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January 9, 2019 Beyond The Dash

The Top 10 Sports Deaths of 2018

A year in review

The Top 10 Sports Deaths of 2018
SAN FRANCISCO, CA - OCTOBER 02: Matt Duffy #5 of the San Francisco Giants, this year's recepient of the Willie Mac Award, stands with the former Giants great Willie McCovey prior to the game against the Colorado Rockies at AT&T Park on October 2, 2015 in San Francisco, California. (Photo by Thearon W. Henderson/Getty Images)

Athletes, owners, coaches, Olympians and hall of famers entertain and inspire sports fans around the world every day. But even those who seem to defy gravity on the field, court or pitch pass away—and when they do, it's a sad occasion for fans. Today we are paying tribute to the top 10 sports losses of 2018.

1. Tim Rossovich

Some sports stars are multi-talented, such as the mighty footballer and actor Tim Rossovich. Tim Rossovich played linebacker for the Philadelphia Eagles from 1968-71, and was even named to the Pro Bowl. He went on to play for the San Diego Chargers from 1972-73, and then in 1976 went to the Houston Oilers. 

Following his career in football, Rossovich went on to work in television as an actor and stuntman. He appeared in shows such as The Love Boat, MacGyver and Baywatch. He passed away on December 6, 2018, taki ng with him part of TV and sports history.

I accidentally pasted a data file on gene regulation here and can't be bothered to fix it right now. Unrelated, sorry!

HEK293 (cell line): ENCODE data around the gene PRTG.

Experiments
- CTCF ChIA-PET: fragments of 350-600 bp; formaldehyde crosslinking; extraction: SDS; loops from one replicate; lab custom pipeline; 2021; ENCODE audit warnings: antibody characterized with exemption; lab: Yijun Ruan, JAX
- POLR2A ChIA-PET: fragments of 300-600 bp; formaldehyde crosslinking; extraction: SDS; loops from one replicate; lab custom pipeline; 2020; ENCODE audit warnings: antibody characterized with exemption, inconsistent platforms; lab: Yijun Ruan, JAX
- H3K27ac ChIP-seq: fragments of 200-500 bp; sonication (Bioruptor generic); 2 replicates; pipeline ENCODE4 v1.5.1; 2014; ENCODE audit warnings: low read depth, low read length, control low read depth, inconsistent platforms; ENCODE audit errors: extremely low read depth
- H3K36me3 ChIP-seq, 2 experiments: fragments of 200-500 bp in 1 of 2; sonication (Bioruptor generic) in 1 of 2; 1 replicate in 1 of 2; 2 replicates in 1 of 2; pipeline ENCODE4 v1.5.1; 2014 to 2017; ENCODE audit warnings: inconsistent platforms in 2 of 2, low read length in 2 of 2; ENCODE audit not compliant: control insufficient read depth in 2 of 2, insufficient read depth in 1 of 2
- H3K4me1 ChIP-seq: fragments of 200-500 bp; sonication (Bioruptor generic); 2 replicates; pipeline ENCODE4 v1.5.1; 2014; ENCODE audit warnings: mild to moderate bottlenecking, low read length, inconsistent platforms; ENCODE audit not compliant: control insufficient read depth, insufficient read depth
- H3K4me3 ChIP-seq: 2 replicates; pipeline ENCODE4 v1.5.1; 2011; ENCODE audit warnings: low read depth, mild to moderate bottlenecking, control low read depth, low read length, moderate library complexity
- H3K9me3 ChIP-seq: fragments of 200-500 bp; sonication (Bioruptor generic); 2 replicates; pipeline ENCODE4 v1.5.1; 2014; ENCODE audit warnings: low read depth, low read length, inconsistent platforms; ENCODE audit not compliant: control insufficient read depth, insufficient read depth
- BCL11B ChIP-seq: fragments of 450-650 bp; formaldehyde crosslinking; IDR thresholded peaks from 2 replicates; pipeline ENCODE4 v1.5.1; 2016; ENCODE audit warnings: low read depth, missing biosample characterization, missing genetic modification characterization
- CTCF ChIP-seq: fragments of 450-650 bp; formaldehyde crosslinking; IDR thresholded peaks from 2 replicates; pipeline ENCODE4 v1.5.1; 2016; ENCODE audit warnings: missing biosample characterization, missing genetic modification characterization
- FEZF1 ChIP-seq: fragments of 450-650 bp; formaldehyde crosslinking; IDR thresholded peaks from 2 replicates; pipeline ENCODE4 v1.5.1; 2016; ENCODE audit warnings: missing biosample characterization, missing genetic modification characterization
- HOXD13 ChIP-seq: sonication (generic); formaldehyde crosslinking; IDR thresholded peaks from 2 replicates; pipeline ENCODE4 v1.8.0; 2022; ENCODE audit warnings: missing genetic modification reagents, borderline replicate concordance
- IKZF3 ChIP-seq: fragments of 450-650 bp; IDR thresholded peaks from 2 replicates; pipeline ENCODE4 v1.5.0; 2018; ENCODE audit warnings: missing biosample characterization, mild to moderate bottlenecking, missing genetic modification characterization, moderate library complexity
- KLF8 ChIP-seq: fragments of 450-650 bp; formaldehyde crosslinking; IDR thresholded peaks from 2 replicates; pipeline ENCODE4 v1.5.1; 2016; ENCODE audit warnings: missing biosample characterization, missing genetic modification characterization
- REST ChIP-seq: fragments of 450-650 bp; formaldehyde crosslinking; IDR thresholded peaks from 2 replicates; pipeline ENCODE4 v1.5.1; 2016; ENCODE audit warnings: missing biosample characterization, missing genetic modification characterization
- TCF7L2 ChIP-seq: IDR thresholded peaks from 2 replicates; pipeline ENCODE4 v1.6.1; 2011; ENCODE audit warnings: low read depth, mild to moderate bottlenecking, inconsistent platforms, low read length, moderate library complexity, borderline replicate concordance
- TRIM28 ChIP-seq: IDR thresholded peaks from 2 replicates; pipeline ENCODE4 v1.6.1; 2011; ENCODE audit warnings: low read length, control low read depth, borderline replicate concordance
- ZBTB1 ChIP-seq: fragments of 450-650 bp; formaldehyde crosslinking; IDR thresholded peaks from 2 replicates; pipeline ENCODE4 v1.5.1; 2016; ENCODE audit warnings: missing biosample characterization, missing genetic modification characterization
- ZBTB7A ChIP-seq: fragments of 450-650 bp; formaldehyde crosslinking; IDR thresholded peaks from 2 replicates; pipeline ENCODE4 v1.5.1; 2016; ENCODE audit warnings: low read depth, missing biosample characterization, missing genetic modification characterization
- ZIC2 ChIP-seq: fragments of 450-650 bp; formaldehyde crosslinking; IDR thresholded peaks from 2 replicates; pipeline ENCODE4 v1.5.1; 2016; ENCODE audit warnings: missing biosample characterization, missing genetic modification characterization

Click here to read Tim Rossovich's full obituary story on Beyond the Dash.  

2. Robert "Bob" McNair

When the Houston Oilers were relocated to Tennessee in 1997, Bob McNair knew that something had to be done. He founded the Houston Texans for the 2002 season, bringing football back to the state of Texas. 

McNair made headlines in 2017 for his tone deaf remark, "We can't have the inmates running the prison," which was in response to the kneeling protest of racial inequality occurring in other NFL teams. Though none of the Texans had knelt prior, nearly the whole team took a knee in the following game against the Seahawks.